Article

Disparities in asthma medication dispensing patterns: the case of pediatric asthma in Puerto Rico.

University of Puerto Rico, Medical Sciences Campus, Behavioral Sciences Research Institute, Puerto Rico.
Journal of Asthma (Impact Factor: 1.83). 11/2010; 47(10):1136-41. DOI: 10.3109/02770903.2010.517338
Source: PubMed

ABSTRACT Disparities exist in asthma medication dispensing between children with public insurance and those with private insurance under a Managed Care Medicaid system in Puerto Rico.
Island-wide medical claims data were used to examine the extent to which differences between the private and public health care sectors affect medication dispensing and health care utilization among asthmatic children.
Children 3-18 years old with at least one service claim [outpatient, hospitalization, or emergency department (ED) visit] for asthma or reactive airway disease from 2005 to 2006 were selected. Chi-square analyses compared medication dispensing and health care utilization between the public and private sectors. Negative binomial regression identified factors associated with the mean dispensing rate of prescriptions for anti-inflammatory controller medication (CM).
Private insurance families (n = 28,088) were dispensed significantly more CM (48.3% vs. 12.0%) and quick relief medication (47.4% vs. 44.6%) than public insurance families (n = 13,220). The dispensing of inhaled corticosteroids (24.4% vs. 6.7%) and leukotriene modifiers and cromolyn (31.4% vs. 5.7%) was dramatically higher in the private sector. In contrast, emergency room use was significantly higher among public insurance children (51.7% vs. 13.8%). Multivariate analysis showed that age, number of β-agonists, and type of insurance was associated with CM dispensing; private insurance showed the greatest effect.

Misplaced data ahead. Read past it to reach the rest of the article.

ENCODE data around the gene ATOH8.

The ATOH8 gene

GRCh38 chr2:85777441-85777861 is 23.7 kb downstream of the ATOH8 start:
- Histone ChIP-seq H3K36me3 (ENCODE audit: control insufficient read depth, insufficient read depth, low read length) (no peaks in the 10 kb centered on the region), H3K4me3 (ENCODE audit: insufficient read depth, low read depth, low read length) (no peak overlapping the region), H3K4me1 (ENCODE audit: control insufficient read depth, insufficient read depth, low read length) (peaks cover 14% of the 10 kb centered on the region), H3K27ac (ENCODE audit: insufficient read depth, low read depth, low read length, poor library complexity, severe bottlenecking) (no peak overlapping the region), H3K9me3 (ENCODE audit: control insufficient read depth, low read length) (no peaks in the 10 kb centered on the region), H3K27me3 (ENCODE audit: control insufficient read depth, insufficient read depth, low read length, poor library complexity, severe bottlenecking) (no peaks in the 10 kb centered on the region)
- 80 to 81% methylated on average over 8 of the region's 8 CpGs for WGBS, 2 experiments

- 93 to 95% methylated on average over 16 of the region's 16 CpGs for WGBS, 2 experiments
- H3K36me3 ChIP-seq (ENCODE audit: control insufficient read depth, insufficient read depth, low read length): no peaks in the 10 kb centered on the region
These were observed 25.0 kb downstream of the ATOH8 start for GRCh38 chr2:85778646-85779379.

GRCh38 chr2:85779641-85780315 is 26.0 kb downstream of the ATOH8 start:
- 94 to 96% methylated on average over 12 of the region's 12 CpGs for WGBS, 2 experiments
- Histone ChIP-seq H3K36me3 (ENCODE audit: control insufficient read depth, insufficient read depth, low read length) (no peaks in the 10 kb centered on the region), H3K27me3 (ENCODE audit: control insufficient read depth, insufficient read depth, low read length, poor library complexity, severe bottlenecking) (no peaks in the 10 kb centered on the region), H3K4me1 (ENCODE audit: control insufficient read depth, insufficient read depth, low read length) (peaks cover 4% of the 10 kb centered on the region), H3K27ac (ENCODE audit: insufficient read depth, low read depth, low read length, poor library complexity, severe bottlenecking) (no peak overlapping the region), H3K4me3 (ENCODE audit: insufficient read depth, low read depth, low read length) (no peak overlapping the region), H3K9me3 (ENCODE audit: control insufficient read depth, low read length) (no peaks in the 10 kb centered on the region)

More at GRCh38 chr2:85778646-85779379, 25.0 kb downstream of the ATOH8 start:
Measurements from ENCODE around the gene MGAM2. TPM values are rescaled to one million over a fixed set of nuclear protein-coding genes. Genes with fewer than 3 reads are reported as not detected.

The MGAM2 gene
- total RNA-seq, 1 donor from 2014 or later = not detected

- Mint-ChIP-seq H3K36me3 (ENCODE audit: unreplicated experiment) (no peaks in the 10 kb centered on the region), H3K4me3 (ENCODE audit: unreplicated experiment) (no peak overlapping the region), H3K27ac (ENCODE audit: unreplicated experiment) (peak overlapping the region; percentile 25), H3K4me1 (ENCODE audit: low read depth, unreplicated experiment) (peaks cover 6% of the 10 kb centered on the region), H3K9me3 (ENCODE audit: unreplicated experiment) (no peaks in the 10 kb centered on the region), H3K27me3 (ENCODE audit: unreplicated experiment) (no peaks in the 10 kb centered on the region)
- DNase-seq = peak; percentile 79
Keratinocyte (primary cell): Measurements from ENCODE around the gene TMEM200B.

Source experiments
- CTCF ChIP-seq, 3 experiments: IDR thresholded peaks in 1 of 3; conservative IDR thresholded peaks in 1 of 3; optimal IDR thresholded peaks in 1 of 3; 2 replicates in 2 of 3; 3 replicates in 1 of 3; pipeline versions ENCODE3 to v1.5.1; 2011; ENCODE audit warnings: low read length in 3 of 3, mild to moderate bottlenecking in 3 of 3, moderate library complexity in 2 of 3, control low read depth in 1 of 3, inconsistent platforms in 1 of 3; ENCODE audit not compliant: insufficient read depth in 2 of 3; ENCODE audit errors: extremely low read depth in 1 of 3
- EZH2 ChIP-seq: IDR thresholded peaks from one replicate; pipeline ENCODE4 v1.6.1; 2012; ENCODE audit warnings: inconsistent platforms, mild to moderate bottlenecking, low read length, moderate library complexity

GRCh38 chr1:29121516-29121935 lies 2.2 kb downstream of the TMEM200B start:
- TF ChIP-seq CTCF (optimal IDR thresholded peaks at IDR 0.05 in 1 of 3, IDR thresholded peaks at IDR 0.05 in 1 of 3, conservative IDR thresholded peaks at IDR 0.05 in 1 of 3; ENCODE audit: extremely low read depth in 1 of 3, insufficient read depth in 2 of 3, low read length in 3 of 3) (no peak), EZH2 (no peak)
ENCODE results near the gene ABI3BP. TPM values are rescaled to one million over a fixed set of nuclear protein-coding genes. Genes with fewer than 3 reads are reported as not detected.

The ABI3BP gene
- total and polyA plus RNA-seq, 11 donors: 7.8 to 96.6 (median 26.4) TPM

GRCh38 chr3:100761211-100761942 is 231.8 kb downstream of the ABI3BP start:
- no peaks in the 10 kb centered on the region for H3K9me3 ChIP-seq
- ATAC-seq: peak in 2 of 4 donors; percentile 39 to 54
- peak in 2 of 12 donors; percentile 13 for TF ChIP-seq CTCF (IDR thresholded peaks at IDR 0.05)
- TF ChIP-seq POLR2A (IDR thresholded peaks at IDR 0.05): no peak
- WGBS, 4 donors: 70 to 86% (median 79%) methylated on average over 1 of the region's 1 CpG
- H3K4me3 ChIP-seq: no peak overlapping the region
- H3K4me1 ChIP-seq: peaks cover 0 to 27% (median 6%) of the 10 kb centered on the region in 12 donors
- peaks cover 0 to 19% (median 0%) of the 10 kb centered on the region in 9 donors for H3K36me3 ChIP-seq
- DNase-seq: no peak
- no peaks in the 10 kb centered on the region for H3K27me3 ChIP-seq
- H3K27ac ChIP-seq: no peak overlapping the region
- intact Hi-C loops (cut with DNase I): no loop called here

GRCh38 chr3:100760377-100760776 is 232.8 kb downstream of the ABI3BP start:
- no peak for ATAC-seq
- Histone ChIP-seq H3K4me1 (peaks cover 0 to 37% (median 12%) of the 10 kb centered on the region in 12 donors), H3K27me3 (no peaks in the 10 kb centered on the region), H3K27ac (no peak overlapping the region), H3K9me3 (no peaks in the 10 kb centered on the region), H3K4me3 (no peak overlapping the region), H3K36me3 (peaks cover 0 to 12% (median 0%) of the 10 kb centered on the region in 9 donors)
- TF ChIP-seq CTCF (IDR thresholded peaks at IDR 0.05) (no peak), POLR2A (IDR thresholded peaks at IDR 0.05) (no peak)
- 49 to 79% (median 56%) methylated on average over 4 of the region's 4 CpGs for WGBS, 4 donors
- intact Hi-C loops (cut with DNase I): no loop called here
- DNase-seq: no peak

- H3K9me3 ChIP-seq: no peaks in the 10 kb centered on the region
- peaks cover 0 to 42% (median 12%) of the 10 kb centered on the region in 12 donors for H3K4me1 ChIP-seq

Asthmatic Puerto Rican children enrolled in public insurance were significantly less likely to be dispensed CM than children with private insurance; suggesting that under-treatment of public insured children may substantially contribute to increased asthma morbidity in this population as evidenced by significantly higher rates of ED visits.
A disparity exists in asthma medication dispensing between children with public insurance compared with those with private insurance under a Managed Care Medicaid system in Puerto Rico. If asthma disparities in medication dispensing are to be reduced, then a better understanding of the complex ways in which multiple variables related to the health care system policies, socioeconomic factors, family and provider interactions, as well as the relative weight that each one contributes to the observed inequalities is needed.

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